Craig Medred

With the Iditarod Trail Sled Dog Race about to launch, People for the Ethical Treatment of Animals (PETA) -- a longtime race critic -- is emailing national media with its "Iditarod Facts.'' PETA claims dogs "are forced to run an average of more than 100 miles per day" in the race and notes that "at least 23 dogs used in the Iditarod have died since just 2004.'' The PETA press release does not mention that 22 of those deaths came prior to the year 2010, or that the only dog that has died since then perished in a freak accident at a checkpoint after the animal was dropped by a musher and left with volunteers who were supposed to care for it. The dog was outside in a snowstorm when it became buried in snow and asphyxiated . After that accident, the Iditarod changed drop dog procedures to...Craig Medred
General -- the disabled Husky puppy from Fairbanks so cute he tore people's hearts out -- has found a new home. Owner Andrea Huisman went looking for help after she recognized that supporting a puppy with no front legs would be too much of a struggle for a newly single mom with four children. Huisman revealed her predicament on Craigslist and the world responded. Huisman spent almost a month vetting hundreds of people who wanted to help General, before announcing on Facebook that she'd finally found an ideal place for him close to home. "...We are extremely happy to announce that General has finally found a new home!!'' she wrote Thursday at General the Huskaroo , General's very own Facebook page. "His new family is big, funny, loud and amazing! Just what we were looking for... They have...Craig Medred
Mallard ducks on Wednesday were paddling the ice-free waters of Chester Creek along the ceremonial route of the Iditarod Trail Sled Dog Race through Anchorage's university-medical district. Nearer downtown, there were puddles of standing water along the route. But there looked to be just enough of an icy blanket frozen to the asphalt of the Chester Creek Trail and connecting bike trails to speed dog teams to the Bureau of Land Management's Campbell Airstrip on the lower Hillside. Where the ice cover was lacking, municipal employees were hard at work with snowmachines, sleds and shovels as they transported and then spread snow collected earlier in the winter on bare areas. Iditarod CEO Stan Hooley said earlier in the week he was confident Anchorage city crews could pull off the 11-mile...Craig Medred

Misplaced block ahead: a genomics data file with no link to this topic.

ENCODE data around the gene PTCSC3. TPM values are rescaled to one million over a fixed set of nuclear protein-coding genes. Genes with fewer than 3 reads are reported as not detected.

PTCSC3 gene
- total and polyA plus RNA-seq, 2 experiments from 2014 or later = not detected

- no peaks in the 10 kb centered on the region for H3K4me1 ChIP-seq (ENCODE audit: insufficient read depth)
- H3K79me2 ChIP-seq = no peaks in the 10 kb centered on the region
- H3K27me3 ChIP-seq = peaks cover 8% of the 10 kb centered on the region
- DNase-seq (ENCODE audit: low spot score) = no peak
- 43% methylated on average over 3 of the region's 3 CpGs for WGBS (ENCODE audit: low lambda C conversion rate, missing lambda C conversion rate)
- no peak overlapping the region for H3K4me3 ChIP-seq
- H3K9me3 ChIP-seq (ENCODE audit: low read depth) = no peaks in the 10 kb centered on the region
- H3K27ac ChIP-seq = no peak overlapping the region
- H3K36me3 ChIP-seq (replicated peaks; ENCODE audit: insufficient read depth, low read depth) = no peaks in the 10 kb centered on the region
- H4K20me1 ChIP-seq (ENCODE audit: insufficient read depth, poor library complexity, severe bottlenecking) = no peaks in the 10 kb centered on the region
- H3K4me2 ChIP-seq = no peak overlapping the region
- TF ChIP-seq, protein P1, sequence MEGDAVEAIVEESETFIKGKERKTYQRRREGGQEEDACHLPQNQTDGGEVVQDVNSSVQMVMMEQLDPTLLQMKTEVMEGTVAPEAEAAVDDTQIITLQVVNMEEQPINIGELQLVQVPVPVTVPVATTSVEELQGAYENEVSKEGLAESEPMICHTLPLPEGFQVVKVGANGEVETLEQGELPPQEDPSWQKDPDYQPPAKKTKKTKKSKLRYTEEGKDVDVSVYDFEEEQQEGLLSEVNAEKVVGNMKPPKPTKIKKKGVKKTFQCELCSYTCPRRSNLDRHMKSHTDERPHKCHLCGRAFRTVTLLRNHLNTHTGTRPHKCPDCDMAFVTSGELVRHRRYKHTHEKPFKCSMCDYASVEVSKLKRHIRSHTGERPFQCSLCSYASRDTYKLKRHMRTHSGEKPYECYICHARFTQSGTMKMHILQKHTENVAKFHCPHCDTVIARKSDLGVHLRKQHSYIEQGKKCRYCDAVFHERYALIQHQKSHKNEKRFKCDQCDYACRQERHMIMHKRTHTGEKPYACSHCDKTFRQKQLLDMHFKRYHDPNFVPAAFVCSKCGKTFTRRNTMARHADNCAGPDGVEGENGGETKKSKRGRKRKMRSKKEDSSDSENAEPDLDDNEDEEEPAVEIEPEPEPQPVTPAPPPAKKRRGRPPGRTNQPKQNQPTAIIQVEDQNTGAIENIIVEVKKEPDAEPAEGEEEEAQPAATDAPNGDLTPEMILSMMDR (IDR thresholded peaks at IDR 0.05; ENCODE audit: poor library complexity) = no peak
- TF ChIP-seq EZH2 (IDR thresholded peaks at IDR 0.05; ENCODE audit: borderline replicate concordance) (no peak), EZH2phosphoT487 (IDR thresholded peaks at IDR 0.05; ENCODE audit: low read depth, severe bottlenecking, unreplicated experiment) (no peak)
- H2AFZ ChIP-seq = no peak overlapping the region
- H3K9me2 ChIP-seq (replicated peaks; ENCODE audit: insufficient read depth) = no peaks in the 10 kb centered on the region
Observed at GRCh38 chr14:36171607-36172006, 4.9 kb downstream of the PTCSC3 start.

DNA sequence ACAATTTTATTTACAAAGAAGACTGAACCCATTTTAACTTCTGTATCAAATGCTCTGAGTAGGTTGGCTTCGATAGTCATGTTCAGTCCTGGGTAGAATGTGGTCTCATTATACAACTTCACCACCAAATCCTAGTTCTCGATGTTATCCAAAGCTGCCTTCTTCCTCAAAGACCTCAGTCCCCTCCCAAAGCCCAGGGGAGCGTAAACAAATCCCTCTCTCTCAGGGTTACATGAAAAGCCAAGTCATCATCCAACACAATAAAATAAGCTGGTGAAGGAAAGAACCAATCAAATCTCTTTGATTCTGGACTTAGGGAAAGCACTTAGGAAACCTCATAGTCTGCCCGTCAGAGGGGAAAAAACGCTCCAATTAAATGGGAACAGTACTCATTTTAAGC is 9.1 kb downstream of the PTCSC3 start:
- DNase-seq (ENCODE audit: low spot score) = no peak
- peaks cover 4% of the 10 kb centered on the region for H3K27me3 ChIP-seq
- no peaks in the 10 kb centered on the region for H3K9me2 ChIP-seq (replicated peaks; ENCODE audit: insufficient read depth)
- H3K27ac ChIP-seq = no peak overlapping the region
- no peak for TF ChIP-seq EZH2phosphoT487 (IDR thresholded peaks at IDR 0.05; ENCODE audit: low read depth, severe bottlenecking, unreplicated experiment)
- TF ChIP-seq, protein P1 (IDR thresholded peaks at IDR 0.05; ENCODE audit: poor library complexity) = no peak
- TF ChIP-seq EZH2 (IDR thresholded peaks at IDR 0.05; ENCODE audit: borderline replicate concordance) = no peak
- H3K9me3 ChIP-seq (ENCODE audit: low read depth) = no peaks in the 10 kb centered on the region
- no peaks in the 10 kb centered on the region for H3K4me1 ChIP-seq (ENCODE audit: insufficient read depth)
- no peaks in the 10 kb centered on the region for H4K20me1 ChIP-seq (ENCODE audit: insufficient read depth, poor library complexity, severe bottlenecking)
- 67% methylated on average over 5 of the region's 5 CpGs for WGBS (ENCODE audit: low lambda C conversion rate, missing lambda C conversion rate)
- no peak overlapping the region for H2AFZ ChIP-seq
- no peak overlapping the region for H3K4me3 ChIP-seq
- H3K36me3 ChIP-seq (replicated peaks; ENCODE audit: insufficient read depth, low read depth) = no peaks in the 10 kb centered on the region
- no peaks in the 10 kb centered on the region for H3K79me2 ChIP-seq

A 36-year-old Anchorage cyclist has absolutely shattered the record for the time it takes man or beast to cover the 350 miles of Iditarod Trail up and over the Alaska Range from the headwaters of Cook Inlet to the Interior community of McGrath. Oh, what a difference the weather makes in Alaska. Even first-time Iditarod Trail Invitational champ John Lackey sounded shocked Tuesday upon his arrival in McGrath in 1 day, 18 hours and 32 minutes. Lackey took 10 hours and 11 minutes off a cycling record set last year, which was itself a record by more than 14 hours. More than that, he was about eight hours under the fastest time ever posted by the superdogs of the Iditarod Trail Sled Dog Race on the first stretch of Alaska's most famous trail. "I thought it was going to be a fast year,'' a raspy...Craig Medred
Alaska is continuing to clamp down on the use of drones to aid in hunting and fishing. The Alaska Board of Game, which sets wildlife regulations, a year ago approved regulations blocking hunters from using remote-control aircraft to locate big game , and the Board of Fisheries has now moved to prohibit commercial fishermen from using drones to spot schooling salmon. The latest action came Sunday at the Fish Board meeting in Sitka. Board members shot down the use of drones for economic reasons. Sitka public radio station KCAW reported that board member Reed Morisky was fearful drones could put some pilots out of business. "I'm for keeping pilots employed and not using unmanned aircraft for fish spotting,'' the station reported him saying. Board chairman Tom Kluberton agreed, according to...Craig Medred